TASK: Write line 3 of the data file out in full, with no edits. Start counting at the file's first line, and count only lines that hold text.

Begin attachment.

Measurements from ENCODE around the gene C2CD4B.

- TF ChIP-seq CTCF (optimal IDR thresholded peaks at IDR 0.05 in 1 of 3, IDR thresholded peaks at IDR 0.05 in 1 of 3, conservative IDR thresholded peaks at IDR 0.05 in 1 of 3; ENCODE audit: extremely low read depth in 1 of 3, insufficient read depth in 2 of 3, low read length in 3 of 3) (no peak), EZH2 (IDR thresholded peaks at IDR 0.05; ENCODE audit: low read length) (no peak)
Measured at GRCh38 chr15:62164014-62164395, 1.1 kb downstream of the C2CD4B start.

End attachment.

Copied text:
Measured at GRCh38 chr15:62164014-62164395, 1.1 kb downstream of the C2CD4B start.